It’s time to get into the Christmas spirit and throw up some good wintry manly movies. It’s sad to say that since this movie Bruce Willis has only made two other good movies. Tears of the Sun (2003) and 16 Blocks (2006). And even then, let’s admit that calling those ‘good’ is an act of generosity. Do the Expendables movies count? Not really, cameos aren’t cutting it, Bruce. In between he has made at least ten straight up ‘family’ movies and three cartoon capers. Not to mention some sci-fi duds. Yes, that includes Looper.
Anyway, Tis the Season! And if there’s one thing Bruno is good at, it’s a good manly Christmas movie. And Hart’s War is a good Christmas war thriller. It has sturdy foundations: Bruce Willis, WW2 and… an old favourite; prison bust out. Well I mean, can you blame him? If I was in a prison camp and Collin Farrell came to my quarters, I’d start digging a hole under the fucking toilet too. Or a hole to put Farrell in.
I’m pretty thankful for Saving Private Ryan. It brought back the WW2 movie, guts, intestines and realism all trailing behind it. Thanks to it, probably, we got the likes of Band of Brothers or even modern ‘realistic’ war movies like Black Hawk Down. Or Tigerland. Hart’s War comes in with that same stressed, worn and bleak palette. Come to think of it, this is one of the first times Bruce had that same decade-long moping look on his face. Come on Bruce, wake the fuck up! With the aesthetics knocking it out of the park, the cast is good too. Alongside Willis, Cole Hauser and Marcel Iureş dominate the screen. These are the kind of guys who don’t really need to impose themselves as soldiers or ‘act’. They’re convincing without doing very much, yet Collin Farrell and Terence Howard seem to reek of effort. Why is that?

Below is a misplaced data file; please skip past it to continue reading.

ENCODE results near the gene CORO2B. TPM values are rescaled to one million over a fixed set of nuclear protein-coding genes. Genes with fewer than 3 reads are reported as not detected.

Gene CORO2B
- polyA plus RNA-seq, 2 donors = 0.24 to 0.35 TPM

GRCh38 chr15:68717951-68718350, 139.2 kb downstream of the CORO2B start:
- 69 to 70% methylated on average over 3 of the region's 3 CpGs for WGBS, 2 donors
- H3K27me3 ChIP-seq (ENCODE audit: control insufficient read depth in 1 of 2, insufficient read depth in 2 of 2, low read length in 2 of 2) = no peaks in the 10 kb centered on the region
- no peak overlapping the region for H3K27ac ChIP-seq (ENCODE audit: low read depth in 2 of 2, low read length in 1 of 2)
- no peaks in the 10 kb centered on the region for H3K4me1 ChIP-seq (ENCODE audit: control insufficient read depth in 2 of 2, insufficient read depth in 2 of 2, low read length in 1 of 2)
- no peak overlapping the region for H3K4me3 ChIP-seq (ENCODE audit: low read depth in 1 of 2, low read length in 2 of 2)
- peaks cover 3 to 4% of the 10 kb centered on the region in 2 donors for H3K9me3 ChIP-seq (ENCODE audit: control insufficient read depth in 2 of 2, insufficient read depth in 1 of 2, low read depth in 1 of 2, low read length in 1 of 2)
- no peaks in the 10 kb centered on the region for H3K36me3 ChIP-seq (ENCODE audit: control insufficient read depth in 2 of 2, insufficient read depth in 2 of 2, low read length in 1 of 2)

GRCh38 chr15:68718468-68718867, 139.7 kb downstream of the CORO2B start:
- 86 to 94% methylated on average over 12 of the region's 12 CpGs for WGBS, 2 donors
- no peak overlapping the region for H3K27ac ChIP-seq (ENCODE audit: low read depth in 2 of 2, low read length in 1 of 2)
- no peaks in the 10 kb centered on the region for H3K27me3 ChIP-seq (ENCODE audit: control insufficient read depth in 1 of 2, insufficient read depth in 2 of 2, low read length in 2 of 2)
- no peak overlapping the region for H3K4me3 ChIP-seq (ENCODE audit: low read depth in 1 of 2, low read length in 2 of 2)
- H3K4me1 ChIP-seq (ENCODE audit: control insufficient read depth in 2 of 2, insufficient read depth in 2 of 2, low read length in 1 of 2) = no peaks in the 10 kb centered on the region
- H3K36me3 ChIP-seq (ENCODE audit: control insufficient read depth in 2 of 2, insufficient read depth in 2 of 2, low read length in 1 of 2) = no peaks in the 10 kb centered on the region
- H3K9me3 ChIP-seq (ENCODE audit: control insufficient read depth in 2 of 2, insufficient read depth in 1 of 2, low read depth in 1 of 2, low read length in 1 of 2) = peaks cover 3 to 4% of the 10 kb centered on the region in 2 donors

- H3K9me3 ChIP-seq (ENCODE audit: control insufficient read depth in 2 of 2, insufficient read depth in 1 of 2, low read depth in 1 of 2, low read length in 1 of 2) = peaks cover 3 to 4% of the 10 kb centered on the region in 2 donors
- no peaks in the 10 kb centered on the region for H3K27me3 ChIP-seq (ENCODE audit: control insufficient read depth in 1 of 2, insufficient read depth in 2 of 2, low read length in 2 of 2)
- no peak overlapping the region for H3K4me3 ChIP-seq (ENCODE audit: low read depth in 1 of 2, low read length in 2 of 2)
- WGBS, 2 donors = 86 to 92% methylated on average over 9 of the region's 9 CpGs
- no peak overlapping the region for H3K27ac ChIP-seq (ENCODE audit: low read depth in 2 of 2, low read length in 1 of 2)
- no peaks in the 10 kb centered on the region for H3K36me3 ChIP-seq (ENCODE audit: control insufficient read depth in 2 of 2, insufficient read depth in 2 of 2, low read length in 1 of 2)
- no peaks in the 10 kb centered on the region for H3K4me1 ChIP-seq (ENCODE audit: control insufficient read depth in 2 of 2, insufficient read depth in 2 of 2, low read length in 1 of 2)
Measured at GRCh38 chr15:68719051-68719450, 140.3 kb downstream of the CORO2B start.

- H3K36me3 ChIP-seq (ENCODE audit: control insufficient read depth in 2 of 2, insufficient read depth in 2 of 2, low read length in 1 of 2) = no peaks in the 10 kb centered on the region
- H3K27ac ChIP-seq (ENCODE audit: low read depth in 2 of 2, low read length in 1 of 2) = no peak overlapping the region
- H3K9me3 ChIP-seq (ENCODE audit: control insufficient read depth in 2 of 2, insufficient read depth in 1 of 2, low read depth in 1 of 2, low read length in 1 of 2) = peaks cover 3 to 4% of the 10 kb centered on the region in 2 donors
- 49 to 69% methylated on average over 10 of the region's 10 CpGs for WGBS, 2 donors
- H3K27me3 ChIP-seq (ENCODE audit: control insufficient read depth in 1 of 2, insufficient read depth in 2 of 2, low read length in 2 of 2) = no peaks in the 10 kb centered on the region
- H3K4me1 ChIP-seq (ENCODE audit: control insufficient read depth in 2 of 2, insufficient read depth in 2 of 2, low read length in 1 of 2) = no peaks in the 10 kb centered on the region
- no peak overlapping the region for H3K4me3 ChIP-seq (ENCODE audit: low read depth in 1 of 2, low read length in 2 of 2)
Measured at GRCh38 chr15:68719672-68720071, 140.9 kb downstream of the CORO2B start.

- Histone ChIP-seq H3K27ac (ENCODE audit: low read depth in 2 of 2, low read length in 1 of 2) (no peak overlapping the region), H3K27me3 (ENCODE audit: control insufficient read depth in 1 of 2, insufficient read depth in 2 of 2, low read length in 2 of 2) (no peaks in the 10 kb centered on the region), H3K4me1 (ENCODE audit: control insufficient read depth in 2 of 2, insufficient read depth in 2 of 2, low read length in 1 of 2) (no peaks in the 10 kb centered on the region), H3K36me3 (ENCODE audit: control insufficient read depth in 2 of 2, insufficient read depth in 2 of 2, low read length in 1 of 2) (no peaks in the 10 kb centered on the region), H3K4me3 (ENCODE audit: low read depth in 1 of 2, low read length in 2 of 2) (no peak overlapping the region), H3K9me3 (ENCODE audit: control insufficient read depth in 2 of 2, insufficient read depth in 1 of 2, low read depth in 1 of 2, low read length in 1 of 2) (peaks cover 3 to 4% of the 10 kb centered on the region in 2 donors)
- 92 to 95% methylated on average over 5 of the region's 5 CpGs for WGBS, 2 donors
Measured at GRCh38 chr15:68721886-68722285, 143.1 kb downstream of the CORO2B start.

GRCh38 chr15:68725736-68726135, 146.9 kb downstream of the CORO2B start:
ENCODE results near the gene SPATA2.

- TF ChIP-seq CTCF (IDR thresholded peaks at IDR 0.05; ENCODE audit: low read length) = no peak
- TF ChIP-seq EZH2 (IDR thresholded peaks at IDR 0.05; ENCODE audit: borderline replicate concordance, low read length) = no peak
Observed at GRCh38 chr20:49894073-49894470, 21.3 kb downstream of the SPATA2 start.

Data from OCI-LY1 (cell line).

With (mostly) convincing soldiers established and setting nailed, Hart’s War also succeeds as a thriller. Just about. It’s one of those movies that has two things going on, which means it has replay value. On first viewing, it’s a legal thriller. On second viewing, it can be appreciated from a different angle as a military matter and through the eyes of McNamara (Willis). Which leads me to a point, the tentative character of Hart is actually Farrell, not Willis. ‘Hart’s War’? What war? Hart/Farrell is pursuing a legal matter. It is McNamara who is still at war. Although both their causes are just, McNamara’s War isn’t just about WW2, it’s about wheter or not to sacrifice a soldier – a ruthless tactical end to appease a strategy. Willis ultimately takes the manly route and sacrifices himself. Col. Visser and Col. McNamara make this film for me, one challenging the other but maintaining mutual respect.
In the end, this movie bombed both at the box office and critically. Shit if I know why. It’s better than the likes of Courage Under Fire.